309with the rightmost closing parenthesis) of the last successful search
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310pattern. (Mnemonic: the (possibly) Nested parenthesis that most
311recently closed.)
312
210b36aa 313This is primarily used inside C<(?{...})> blocks for examining text
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314recently matched. For example, to effectively capture text to a variable
315(in addition to C<$1>, C<$2>, etc.), replace C<(...)> with
316
317 (?:(...)(?{ $var = $^N }))
318
319By setting and then using C<$var> in this way relieves you from having to
320worry about exactly which numbered set of parentheses they are.
321
322This variable is dynamically scoped to the current BLOCK.
323
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324=item @LAST_MATCH_END
325
6cef1e77 326=item @+
a054c801 327X<@+> X<@LAST_MATCH_END>
6cef1e77 328
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329This array holds the offsets of the ends of the last successful
330submatches in the currently active dynamic scope. C<$+[0]> is
331the offset into the string of the end of the entire match. This
332is the same value as what the C<pos> function returns when called
333on the variable that was matched against. The I<n>th element
334of this array holds the offset of the I<n>th submatch, so
335C<$+[1]> is the offset past where $1 ends, C<$+[2]> the offset
336past where $2 ends, and so on. You can use C<$#+> to determine
337how many subgroups were in the last successful match. See the
338examples given for the C<@-> variable.
6cef1e77 339
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340=item %+
341X<%+>
342
343Similar to C<@+>, the C<%+> hash allows access to the named capture
344buffers, should they exist, in the last successful match in the
345currently active dynamic scope.
346
347C<$+{foo}> is equivalent to C<$1> after the following match:
348
349 'foo'=~/(?<foo>foo)/;
350
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351The underlying behaviour of %+ is provided by the L<re::Tie::Hash::NamedCapture>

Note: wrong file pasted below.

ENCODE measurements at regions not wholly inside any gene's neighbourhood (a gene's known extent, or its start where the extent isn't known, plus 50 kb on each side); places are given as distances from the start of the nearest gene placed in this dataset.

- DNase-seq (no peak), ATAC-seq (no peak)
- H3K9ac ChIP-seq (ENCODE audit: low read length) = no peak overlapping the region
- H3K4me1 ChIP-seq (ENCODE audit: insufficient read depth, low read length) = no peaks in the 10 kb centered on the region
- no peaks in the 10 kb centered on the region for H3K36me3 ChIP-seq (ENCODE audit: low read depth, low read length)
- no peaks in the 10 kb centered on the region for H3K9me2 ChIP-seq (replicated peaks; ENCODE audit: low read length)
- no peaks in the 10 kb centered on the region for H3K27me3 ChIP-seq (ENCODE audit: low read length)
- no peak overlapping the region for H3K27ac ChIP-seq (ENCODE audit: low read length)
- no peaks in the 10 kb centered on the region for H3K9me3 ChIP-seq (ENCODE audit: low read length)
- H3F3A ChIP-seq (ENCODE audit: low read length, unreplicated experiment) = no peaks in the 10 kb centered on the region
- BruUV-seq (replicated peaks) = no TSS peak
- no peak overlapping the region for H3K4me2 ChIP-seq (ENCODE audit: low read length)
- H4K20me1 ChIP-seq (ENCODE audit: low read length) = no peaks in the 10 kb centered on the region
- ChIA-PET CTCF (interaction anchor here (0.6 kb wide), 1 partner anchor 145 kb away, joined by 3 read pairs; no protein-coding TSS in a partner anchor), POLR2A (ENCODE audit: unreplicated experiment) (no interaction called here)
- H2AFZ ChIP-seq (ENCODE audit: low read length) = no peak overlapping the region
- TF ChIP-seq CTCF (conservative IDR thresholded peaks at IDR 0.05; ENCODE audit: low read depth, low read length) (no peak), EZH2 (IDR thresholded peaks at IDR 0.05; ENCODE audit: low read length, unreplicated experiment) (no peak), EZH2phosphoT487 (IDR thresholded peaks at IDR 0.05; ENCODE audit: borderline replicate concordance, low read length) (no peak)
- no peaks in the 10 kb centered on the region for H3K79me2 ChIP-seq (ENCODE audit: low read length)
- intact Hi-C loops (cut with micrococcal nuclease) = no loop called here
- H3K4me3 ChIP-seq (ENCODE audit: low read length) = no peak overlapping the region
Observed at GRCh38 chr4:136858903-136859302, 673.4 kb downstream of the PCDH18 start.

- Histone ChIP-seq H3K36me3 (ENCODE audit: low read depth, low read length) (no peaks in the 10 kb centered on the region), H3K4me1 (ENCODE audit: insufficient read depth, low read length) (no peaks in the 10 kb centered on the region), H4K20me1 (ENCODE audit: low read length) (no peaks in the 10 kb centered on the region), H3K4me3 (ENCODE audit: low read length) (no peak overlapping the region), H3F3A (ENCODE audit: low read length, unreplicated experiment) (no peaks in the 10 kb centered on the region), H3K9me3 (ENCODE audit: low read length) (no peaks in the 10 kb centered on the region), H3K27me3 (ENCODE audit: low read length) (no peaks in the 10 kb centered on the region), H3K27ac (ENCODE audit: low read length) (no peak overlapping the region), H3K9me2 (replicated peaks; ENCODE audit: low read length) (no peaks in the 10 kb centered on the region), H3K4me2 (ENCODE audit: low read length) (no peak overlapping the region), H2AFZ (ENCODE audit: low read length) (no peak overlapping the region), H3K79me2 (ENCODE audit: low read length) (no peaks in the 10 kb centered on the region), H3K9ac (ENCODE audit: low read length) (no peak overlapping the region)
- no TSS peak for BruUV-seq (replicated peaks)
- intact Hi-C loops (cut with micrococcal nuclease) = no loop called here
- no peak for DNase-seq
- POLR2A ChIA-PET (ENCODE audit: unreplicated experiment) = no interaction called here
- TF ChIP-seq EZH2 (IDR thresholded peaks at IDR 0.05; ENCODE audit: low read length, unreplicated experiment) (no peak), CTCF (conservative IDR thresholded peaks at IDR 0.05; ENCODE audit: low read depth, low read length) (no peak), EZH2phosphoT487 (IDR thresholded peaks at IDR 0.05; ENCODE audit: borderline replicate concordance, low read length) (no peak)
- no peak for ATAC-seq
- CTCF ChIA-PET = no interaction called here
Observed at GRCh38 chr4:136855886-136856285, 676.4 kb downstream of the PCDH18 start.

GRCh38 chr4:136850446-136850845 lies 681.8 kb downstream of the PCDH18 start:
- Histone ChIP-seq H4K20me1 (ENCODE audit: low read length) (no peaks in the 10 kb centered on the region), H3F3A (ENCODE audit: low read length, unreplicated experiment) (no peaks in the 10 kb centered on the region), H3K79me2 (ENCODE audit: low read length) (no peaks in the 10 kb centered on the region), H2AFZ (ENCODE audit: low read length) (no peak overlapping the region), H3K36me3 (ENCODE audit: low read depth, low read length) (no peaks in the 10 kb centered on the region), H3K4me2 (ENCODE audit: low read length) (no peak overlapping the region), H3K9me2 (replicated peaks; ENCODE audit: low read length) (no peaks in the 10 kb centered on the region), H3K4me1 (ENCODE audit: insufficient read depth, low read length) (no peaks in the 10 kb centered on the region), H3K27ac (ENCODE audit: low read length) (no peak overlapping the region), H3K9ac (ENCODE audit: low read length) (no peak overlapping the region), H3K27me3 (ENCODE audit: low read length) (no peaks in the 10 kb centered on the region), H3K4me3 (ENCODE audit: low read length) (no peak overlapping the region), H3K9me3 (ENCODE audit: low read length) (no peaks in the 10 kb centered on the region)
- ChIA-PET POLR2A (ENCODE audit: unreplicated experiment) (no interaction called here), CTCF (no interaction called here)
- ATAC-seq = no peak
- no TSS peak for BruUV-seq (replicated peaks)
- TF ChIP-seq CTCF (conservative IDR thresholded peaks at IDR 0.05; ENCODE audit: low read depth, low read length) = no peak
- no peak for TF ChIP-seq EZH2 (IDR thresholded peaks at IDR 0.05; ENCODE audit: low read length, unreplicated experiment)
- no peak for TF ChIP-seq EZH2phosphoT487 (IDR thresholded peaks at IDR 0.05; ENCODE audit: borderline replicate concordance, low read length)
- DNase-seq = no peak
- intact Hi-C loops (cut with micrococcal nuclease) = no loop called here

352module.
353
354B<Note:> As C<%-> and C<%+> are tied views into a common internal hash
355associated with the last successful regular expression. Therefore mixing
356iterative access to them via C<each> may have unpredictable results.
357Likewise, if the last successful match changes then the results may be
358surprising.
359
fcc7d916 360=item HANDLE->input_line_number(EXPR)
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361
362=item $INPUT_LINE_NUMBER
363
364=item $NR
365
366=item $.
a054c801 367X<$.> X<$NR> X<$INPUT_LINE_NUMBER> X<line number>
a0d0e21e 368
81714fb9 369Current line number for the last filehandle accessed.
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370
371Each filehandle in Perl counts the number of lines that have been read
372from it. (Depending on the value of C<$/>, Perl's idea of what
373constitutes a line may not match yours.) When a line is read from a
374filehandle (via readline() or C<< <> >>), or when tell() or seek() is
375called on it, C<$.> becomes an alias to the line counter for that
376filehandle.
377
378You can adjust the counter by assigning to C<$.>, but this will not
379actually move the seek pointer. I<Localizing C<$.> will not localize
380the filehandle's line count>. Instead, it will localize perl's notion
381of which filehandle C<$.> is currently aliased to.
382
383C<$.> is reset when the filehandle is closed, but B<not> when an open
384filehandle is reopened without an intervening close(). For more
e48df184 385details, see L<perlop/"IE<sol>O Operators">. Because C<< <> >> never does
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386an explicit close, line numbers increase across ARGV files (but see
387examples in L<perlfunc/eof>).
388
389You can also use C<< HANDLE->input_line_number(EXPR) >> to access the
390line counter for a given filehandle without having to worry about
391which handle you last accessed.
392
393(Mnemonic: many programs use "." to mean the current line number.)
394
395=item IO::Handle->input_record_separator(EXPR)